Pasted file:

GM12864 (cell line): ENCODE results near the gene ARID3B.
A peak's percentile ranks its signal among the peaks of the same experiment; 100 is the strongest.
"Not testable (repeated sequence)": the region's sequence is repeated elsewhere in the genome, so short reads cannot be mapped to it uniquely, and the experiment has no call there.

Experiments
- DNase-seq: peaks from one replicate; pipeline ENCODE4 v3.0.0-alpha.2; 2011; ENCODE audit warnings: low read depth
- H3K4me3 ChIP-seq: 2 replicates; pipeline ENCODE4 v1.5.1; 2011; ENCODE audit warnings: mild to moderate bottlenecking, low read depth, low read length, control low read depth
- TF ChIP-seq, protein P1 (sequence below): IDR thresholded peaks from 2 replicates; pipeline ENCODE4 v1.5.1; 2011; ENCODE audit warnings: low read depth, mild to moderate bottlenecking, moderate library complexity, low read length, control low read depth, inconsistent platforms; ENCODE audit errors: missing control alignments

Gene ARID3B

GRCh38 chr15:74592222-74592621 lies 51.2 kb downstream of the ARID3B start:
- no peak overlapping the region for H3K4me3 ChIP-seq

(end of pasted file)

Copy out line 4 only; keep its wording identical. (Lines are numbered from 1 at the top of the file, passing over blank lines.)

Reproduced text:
Experiments